Meanwhile, administration officials have fanned out to brief members of Congress on Capitol Hill, including estifying in a series of classified briefings.
Earlier Thursday, Rhodes wouldn't rule out the possibility, floated earlier in the week by Secretary of State John KerryJohn KerryKerry and his dog stroll through women's march Trump fails to mention Clinton in inaugural address Hillary Clinton under microscope at inauguration MORE, that Obama might address either the American people or Congress about the situation.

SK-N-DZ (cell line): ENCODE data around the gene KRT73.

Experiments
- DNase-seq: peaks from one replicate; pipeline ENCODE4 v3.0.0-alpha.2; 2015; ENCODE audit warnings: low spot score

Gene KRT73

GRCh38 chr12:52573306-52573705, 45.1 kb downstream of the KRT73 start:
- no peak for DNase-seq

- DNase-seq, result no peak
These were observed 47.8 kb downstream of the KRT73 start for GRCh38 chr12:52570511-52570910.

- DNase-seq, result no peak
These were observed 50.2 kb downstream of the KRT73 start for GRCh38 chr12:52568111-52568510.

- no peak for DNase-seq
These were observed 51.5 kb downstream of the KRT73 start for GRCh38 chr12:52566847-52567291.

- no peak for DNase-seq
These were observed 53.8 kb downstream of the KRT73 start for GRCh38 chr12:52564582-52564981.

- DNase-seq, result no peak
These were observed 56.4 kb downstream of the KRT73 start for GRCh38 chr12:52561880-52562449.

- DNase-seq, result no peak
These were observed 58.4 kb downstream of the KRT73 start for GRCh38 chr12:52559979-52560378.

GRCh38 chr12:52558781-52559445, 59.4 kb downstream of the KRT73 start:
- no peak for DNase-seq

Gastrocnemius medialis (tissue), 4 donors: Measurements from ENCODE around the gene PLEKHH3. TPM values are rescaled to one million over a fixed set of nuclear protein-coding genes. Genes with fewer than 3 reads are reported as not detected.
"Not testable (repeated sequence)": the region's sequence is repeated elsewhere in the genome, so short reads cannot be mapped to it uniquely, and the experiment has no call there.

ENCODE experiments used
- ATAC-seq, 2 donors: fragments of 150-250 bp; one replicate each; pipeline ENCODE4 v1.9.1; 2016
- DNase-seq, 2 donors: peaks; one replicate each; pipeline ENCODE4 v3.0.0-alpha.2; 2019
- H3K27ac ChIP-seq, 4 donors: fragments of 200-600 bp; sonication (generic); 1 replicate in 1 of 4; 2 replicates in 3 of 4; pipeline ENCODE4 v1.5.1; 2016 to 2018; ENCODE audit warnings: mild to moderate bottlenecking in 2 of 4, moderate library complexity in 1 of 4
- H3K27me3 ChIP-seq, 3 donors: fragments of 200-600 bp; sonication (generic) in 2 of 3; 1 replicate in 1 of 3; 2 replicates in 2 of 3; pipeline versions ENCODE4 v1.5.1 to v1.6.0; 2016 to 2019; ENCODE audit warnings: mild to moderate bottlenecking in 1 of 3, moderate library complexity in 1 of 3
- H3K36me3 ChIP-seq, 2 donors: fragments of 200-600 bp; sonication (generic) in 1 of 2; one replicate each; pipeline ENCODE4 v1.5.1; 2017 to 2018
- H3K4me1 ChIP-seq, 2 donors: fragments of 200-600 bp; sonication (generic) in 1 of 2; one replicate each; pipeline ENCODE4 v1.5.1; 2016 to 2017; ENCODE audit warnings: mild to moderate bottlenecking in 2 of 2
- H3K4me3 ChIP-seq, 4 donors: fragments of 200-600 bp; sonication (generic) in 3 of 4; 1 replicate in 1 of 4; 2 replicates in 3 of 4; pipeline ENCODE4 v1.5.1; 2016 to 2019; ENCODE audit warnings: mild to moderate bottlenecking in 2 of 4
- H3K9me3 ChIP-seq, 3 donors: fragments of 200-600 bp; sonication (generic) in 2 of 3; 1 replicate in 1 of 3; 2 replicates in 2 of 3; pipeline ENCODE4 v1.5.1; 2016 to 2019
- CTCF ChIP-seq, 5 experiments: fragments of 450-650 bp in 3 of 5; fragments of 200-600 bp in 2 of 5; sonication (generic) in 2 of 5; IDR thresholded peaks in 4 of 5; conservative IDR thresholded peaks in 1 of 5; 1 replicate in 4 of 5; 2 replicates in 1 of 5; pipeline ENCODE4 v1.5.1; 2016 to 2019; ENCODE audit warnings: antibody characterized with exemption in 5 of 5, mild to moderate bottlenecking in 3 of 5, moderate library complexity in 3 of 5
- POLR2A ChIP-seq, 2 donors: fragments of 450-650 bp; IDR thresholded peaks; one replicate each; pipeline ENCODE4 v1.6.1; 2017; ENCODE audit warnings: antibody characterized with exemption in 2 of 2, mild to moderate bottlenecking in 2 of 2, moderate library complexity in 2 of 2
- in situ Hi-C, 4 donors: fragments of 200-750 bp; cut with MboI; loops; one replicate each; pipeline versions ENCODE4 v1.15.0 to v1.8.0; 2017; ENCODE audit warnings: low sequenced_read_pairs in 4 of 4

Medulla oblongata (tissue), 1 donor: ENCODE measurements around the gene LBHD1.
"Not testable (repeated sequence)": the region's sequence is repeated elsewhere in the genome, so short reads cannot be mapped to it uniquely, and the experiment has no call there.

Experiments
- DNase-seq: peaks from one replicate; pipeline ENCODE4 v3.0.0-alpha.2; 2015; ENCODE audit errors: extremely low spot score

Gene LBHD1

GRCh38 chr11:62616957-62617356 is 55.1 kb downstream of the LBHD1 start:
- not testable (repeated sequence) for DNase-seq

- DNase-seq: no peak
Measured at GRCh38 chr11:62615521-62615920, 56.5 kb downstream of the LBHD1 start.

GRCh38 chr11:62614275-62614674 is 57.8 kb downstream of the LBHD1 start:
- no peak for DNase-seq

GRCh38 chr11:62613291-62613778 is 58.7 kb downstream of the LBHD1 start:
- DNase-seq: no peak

"We don’t have a particular speech planned at this point, but we certainly do think that the President will be out there making the case to Congress and the American people," Rhodes said.
"He’ll have multiple opportunities to do so. Yesterday and today and tomorrow, he’ll be able to make that case on the world stage and I think it’s important for the world to hear the view of the United States on this issue, particularly because our view is rooted in an international norm that has the support of the international community that we believe must be enforced."